Floyd Chowning, K5LA, of El Paso, Texas, wrote on May 4: “I had a nice contact on 144.2 MHz SSB this morning with Duane Hansen, WA7KYM, in Cheyenne, Wyoming. Cheyenne is 639 miles from El Paso. I am in grid square DM61 and WA7KYM is in DN71. This was my first contact with a Wyoming station.”

Jon Jones, N0JK, of Lawrence, Kansas, wrote on May 4: “There was an interesting opening today from the Midwest to South America. I was mobile (my wife was driving) on Kansas highway K-10 (just east of the K-7 intersection in Olathe) and I heard K3PA, K0HA and N0XA calling CQ or calling some of the DX. I didn’t hear any DX until 2150 UTC, when PY3RO showed up on 50.115 MHz SSB. He worked a ham in Kansas City and I called after their contact. I had a quick contact with him, and he peaked to 5 × 7. During our contact, another ham in Kansas City came up on frequency and said my transmit audio was bad, which it is, due to voltage drop using a cigarette lighter plug to run the radio in the car; I normally use jumper cables directly off the car battery to run the radio. The next couple of times I went back to PY3RO and listened, the local kept telling me ‘OM, your audio is bad.’ I guess he didn’t hear the PY. This was my first contact with Brazil on 6 meters since 2001. I did not hear any other DX stations.”

Jeff Hartley, N8II, of Shepherdstown, West Virginia, wrote about great conditions back on April 7-11. He worked both Europe and Asia on 12 meters, and on April 9 -- on 10 meter CW running 5 W -- he worked 9A4WY in Croatia who gave Jeff a signal repot of S9 +10 dB: “Throughout the last month, except during disturbed conditions, 15 meters has been open to Europe for many hours, sometimes as late as 2200-2400 UTC, and open about 90 percent of the days to Indonesia with good signals from around 1300-1600Z. Each morning, 20 meters is consistent, with good signals from Australia from about 1115-1430 UTC or so, and long path to Southern Africa. On April 28, 15 meters was in good shape to Russia in the UA1DZ contest. I’ve logged quite a few stations in Northern Europe, as well as Kazakhstan and Asiatic Russia. Many stations in St Petersburg were active, and it was fun working them, as well as hearing them working each other.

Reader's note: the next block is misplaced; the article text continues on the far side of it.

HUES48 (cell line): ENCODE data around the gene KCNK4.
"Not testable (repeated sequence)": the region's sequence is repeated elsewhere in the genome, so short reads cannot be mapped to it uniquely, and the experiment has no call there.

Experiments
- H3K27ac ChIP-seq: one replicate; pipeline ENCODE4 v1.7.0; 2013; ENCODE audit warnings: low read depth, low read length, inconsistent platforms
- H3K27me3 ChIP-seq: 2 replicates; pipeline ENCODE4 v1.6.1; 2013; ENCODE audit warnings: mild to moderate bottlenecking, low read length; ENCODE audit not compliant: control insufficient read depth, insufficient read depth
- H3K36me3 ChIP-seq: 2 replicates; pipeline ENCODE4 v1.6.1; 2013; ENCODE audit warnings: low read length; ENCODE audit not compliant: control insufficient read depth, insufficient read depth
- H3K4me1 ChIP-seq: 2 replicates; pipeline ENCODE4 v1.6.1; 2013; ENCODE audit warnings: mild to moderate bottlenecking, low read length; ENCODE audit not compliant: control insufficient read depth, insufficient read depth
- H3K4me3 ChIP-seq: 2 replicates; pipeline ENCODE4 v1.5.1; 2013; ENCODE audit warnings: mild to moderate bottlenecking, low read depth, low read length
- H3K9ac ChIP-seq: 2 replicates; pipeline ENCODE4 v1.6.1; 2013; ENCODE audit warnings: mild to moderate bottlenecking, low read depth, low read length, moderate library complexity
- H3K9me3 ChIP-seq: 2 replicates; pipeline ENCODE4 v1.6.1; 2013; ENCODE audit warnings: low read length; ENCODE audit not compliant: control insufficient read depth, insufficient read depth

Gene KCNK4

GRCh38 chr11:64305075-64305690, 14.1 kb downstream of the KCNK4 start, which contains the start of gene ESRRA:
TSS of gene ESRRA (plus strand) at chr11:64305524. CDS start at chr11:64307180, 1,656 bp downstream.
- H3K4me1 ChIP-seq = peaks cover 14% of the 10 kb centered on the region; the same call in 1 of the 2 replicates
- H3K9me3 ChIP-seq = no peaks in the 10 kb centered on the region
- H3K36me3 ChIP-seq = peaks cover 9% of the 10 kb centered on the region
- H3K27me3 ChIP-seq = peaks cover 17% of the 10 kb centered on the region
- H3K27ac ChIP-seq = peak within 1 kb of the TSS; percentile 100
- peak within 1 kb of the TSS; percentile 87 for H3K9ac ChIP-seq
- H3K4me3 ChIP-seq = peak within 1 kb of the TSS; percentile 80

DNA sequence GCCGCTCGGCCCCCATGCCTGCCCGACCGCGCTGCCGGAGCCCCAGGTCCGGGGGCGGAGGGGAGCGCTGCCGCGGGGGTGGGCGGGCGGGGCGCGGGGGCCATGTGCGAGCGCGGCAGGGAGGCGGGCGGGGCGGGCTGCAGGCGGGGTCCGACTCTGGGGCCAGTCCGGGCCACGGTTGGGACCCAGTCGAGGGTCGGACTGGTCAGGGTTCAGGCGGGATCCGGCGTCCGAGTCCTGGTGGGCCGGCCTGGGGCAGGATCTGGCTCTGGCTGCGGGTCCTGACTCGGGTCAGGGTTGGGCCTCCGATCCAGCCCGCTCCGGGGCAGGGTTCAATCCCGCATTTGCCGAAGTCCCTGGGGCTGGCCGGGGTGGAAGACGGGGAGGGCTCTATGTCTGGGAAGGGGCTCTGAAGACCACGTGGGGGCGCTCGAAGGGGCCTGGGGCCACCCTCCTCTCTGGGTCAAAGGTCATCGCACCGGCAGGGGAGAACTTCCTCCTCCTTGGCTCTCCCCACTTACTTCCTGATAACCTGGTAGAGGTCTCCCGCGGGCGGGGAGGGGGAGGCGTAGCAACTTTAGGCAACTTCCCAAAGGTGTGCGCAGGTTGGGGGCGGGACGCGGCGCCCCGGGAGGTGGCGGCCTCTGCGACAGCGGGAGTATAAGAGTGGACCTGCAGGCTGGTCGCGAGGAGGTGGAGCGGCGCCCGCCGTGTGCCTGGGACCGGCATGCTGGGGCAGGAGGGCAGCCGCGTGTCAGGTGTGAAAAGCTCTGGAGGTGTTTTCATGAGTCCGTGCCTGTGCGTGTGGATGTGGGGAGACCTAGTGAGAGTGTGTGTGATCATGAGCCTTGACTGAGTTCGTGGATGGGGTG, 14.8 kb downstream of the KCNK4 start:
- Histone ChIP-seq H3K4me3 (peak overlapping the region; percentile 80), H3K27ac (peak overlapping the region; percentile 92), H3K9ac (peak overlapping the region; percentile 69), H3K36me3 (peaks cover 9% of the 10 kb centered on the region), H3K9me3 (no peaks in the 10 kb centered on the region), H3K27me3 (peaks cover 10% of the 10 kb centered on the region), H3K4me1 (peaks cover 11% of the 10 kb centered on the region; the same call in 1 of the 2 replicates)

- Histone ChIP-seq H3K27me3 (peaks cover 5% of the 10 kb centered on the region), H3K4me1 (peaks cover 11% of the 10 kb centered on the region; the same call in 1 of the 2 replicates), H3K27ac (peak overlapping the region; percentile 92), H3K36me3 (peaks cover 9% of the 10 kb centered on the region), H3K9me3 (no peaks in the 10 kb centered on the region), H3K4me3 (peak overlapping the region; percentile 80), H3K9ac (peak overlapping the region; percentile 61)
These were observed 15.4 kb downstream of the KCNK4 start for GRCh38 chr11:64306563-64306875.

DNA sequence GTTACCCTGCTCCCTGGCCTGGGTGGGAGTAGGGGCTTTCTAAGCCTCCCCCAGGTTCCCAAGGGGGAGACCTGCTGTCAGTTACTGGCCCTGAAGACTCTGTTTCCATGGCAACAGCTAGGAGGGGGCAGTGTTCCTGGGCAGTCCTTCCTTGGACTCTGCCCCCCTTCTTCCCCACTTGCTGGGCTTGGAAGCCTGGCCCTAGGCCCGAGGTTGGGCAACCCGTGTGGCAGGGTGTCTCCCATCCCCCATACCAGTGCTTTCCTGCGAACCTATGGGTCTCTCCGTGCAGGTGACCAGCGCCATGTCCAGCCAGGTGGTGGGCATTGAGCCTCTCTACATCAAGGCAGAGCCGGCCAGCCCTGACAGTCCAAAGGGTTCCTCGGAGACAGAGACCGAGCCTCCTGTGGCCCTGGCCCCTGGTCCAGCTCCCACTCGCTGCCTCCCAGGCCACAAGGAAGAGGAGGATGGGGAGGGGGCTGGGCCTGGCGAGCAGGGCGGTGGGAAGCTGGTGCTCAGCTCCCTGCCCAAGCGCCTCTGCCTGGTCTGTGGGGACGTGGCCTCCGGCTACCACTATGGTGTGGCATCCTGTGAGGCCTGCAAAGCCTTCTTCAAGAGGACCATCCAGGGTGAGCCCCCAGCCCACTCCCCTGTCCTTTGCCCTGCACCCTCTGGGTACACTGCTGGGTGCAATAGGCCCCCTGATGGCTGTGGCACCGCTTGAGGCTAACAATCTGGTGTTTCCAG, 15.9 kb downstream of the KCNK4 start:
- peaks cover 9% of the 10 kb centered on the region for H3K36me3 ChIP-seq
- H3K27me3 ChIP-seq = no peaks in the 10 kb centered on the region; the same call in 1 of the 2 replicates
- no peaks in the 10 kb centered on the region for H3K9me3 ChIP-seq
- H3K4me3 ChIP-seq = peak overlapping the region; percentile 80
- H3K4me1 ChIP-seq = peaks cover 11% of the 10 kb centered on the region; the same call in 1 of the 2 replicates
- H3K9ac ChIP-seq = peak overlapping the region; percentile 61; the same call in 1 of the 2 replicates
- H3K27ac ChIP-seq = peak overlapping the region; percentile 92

“On the April 29-30 between 0200-0315 UTC (and running only 200 W), I had a huge number of Russian stations call on 20 meter CW. This was some of the most fun I have had -- and the largest number of Russian callers I have had -- in 40 years on the air; I logged more than 40 stations in an hour. On April 29, conditions were extremely good from Central Asia, all the way east to Germany. I logged all Russian call areas (except for 0), as well as a lot of Ukrainians and EX8AD in Kyrgyzstan. On April 30, conditions to Asia were not quite as good, but many stations in European Russia called in, including UA0YM in Zone 23. Earlier, around 2340-0030 UTC, there was a large increase in activity from Europe and the Middle East on 17 meter CW, where I logged Ukraine, the United Arab Emirates, Romania, Greece and Guernsey. On 20 meter CW, I logged Macedonia. There was a real air of excitement on both sides of the Atlantic over these great conditions.”

All times listed are UTC, unless otherwise noted.

Amateur solar observer Tad Cook, K7RA, of Seattle, Washington, provides this weekly report on solar conditions and propagation. This report also is available via W1AW every Friday, and an abbreviated version appears each Thursday in The ARRL Letter. You can find a guide to articles and programs concerning propagation here. Check here and here for a detailed explanation of the numbers used in this bulletin. An archive of past propagation bulletins can be found here. You can find monthly propagation charts between four USA regions and 12 overseas locations here. Readers may contact the author via e-mail.